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A proposal to add a method to sum multiple values to JavaScript.


Authors: Kevin Gibbons

Champions: Kevin Gibbons

This proposal is at stage 2.7 of the TC39 process: the proposal is approved in principle. Tests have been written; the next step is to get committee approval that the tests are adequate, at which point it will be ready for implementations (stage 3).


Summing a list is a very common operation and is one of the few remaining use cases for Array.prototype.reduce. Better to let users express that operation directy.

Also, summing a list of floating point numbers can be done more precisely than the naive .reduce((a, b) => a + b, 0) approach using more clever algorithms, a fact which few JavaScript programmers are aware of (and even among those who are, most wouldn't bother doing it). We can make it easy to reach for the better option.


Add an iterable-taking Math.sumPrecise method which returns the sum of the values in the iterable using a more precise algorithm than naive summation.

let values = [1e20, 0.1, -1e20];

values.reduce((a, b) => a + b, 0); // 0

Math.sumPrecise(values); // 0.1


Which algorithm?

Instead of specifying any particular algorithm, this proposal requires the maximally correct answer - that is, the answer you'd get if you did arbitrary-precision arithmetic, then converted the result back to floats. This can be done without actually needing arbitrary-precision arithmetic. One way of doing this is given in Shewchuk '96, which I've implemented in JS (plus some details to handle intermediate overflow). Other strategies are possible.

Python's math.fsum is currently implemented using the same algorithm (though without handling intermediate overflow).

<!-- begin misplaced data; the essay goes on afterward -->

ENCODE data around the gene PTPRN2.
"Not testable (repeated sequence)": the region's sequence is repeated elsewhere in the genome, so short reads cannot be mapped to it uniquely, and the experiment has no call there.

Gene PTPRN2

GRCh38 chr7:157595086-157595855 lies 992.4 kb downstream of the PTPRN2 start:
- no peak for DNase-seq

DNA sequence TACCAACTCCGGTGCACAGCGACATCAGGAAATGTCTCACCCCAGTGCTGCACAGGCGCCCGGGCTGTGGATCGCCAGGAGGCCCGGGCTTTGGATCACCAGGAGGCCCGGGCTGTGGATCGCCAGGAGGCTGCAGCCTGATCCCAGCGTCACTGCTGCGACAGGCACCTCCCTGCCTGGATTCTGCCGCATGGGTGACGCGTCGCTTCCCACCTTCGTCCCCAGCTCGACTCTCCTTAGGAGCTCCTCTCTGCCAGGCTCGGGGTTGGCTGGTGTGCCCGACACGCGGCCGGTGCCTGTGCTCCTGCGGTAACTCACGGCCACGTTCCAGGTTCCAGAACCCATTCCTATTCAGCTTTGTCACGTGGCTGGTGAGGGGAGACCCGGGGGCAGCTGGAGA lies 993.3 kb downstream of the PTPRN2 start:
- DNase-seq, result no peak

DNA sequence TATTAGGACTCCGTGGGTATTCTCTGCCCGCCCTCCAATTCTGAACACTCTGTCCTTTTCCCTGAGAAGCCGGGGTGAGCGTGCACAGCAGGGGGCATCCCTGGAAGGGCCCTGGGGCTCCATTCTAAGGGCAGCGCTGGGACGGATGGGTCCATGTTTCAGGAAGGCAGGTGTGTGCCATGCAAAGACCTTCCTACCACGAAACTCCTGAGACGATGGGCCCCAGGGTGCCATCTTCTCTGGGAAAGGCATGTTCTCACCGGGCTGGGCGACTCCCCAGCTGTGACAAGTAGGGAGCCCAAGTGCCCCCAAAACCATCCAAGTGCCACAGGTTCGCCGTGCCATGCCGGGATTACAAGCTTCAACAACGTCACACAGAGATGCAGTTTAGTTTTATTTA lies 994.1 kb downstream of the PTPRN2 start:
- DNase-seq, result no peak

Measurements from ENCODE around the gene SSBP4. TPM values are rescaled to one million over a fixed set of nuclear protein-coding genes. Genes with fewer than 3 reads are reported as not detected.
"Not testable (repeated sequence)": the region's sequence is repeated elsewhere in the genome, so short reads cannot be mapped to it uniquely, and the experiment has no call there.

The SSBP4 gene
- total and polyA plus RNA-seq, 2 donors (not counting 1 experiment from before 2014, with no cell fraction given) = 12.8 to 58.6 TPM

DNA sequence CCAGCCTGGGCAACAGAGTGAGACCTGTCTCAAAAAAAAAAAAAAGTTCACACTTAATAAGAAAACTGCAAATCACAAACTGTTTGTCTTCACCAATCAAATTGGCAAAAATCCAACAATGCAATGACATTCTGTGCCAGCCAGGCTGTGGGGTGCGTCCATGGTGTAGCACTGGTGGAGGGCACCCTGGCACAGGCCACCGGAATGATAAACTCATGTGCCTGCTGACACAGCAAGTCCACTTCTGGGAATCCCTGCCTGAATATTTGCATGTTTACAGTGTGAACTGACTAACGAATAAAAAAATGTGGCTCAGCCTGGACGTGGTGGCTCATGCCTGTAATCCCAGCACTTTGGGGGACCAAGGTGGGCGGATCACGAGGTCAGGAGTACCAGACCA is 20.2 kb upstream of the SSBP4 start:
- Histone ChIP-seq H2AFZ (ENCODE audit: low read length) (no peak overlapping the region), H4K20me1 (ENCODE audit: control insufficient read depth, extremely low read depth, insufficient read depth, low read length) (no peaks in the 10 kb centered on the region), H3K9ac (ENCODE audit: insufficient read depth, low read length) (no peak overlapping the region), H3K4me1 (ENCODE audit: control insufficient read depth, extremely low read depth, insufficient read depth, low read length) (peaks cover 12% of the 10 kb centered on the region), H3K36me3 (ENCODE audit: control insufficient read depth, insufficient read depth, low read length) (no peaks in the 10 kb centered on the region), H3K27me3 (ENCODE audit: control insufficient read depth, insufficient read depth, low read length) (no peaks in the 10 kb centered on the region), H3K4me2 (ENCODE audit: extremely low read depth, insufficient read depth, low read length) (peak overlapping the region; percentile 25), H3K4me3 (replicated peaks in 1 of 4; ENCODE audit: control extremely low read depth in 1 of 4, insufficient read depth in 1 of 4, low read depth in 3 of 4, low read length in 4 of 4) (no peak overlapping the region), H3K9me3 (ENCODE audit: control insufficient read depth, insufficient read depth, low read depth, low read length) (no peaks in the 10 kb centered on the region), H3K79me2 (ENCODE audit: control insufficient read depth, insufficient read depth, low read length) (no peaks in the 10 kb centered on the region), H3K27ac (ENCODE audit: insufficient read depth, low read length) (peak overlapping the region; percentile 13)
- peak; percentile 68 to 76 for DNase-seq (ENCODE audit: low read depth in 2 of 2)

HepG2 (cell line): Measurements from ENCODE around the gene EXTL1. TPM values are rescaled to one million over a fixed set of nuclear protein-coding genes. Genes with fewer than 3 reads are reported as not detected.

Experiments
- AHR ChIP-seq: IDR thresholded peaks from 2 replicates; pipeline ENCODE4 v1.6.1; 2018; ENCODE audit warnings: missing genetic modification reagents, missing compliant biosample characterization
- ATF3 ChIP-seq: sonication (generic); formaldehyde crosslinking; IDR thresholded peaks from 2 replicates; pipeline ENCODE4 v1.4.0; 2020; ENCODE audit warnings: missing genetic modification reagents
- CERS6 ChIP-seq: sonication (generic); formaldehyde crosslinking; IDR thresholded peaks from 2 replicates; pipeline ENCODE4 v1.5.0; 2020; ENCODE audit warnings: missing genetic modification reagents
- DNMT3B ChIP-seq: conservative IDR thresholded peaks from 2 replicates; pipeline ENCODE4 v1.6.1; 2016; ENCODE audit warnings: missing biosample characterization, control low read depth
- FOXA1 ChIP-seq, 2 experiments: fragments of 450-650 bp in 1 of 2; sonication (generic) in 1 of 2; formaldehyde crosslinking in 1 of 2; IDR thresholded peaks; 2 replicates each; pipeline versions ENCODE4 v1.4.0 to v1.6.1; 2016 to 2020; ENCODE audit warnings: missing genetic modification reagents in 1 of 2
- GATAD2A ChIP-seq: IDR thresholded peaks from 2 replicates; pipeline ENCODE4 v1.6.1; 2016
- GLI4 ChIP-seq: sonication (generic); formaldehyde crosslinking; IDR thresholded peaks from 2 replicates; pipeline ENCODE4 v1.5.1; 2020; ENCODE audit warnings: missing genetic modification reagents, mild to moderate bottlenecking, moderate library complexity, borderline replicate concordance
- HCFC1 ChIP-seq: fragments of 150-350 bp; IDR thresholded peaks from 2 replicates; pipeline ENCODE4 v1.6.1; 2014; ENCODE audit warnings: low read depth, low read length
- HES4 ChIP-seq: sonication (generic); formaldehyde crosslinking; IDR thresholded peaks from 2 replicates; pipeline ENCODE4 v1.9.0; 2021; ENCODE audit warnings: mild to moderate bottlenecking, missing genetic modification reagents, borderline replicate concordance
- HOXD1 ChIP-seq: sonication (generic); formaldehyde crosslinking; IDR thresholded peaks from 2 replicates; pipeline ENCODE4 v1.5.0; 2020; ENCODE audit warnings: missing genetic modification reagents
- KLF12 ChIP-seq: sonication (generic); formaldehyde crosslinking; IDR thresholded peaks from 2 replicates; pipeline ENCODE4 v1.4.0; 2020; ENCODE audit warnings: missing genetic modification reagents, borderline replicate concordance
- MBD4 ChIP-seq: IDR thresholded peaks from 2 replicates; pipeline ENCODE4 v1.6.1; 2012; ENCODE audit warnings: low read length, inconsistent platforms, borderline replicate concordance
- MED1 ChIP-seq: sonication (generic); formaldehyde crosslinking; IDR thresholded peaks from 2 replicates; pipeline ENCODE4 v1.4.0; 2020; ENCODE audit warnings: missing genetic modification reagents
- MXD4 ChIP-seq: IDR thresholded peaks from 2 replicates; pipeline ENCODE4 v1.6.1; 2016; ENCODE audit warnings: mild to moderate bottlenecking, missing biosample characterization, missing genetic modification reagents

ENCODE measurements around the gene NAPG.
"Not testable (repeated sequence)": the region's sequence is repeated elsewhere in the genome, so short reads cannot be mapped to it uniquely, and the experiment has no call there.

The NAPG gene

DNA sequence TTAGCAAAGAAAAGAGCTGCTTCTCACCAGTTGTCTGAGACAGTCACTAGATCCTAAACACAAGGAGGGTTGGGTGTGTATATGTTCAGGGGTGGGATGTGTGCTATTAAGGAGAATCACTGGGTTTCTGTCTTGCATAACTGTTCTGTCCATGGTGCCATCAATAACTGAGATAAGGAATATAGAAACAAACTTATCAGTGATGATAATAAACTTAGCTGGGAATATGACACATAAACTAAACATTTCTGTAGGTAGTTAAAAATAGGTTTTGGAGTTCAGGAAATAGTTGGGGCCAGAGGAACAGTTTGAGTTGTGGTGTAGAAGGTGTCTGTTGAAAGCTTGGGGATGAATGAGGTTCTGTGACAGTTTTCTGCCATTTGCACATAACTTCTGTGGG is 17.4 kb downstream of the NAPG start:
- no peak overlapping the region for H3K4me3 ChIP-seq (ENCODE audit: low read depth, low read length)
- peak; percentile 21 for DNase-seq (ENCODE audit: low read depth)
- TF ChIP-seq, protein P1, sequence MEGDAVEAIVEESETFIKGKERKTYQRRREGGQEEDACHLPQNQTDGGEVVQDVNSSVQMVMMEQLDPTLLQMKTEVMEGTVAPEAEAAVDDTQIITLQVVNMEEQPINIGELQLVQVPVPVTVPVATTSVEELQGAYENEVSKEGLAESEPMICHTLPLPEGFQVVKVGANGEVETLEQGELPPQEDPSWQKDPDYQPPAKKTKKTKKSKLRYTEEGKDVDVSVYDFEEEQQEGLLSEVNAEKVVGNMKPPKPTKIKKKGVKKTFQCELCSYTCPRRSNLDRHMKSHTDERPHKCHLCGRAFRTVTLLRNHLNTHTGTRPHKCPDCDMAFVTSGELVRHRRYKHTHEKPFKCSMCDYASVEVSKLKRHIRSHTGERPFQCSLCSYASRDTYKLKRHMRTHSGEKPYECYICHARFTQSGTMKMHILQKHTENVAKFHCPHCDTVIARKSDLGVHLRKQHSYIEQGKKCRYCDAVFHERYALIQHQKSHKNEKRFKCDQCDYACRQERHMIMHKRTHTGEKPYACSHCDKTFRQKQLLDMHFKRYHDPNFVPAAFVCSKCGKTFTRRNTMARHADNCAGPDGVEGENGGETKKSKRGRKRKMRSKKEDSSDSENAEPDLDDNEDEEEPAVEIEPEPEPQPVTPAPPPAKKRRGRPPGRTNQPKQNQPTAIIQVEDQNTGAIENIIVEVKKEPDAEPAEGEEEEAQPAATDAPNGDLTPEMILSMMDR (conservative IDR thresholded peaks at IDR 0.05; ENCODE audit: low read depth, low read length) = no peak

A more recent algorithm is given in Fast exact summation using small and large superaccumulators by Radford M. Neal, MIT-licensed code for which is available here.

Iterable-taking or variadic?

Math.max precedent suggests variadic, but that's really not what you want - once your lists get larger than a few tens of thousands of elements, you'll probably overflow the stack and get a RangeError.

So this proposal includes only an iterable-taking form.


Math.sum is the obvious name, but it's not obvious that this going to be a different (slower) algorithm than naive summation. This is called Math.sumPrecise to call attention to that difference.

Should this coerce things to number, or throw if given something which is not a number?

It will reject non-number values, breaking with precedent from Math.max.

Is the sum of an empty list 0 or -0?

It is -0. This is the floating point additive identity. This choice ensures that Math.sumPrecise([]) + Math.sumPrecise(foo) always gives the same answer as Math.sumPrecise(foo).

Should this work with BigInts?

No - it's important that Math.sumPrecise() returns the Number -0 (or 0), which means that 5n + Math.sumPrecise(bigints) would throw when bigints is empty, which would be bad.

We could have seperate methods for summing BigInts. I'd vote for BigInt.sum or BigInt.sumFrom, depending on the outcome of the naming discussion above. But such a method will not be part of this proposal.

What about product?

That comes up much less so I'm not currently proposing it.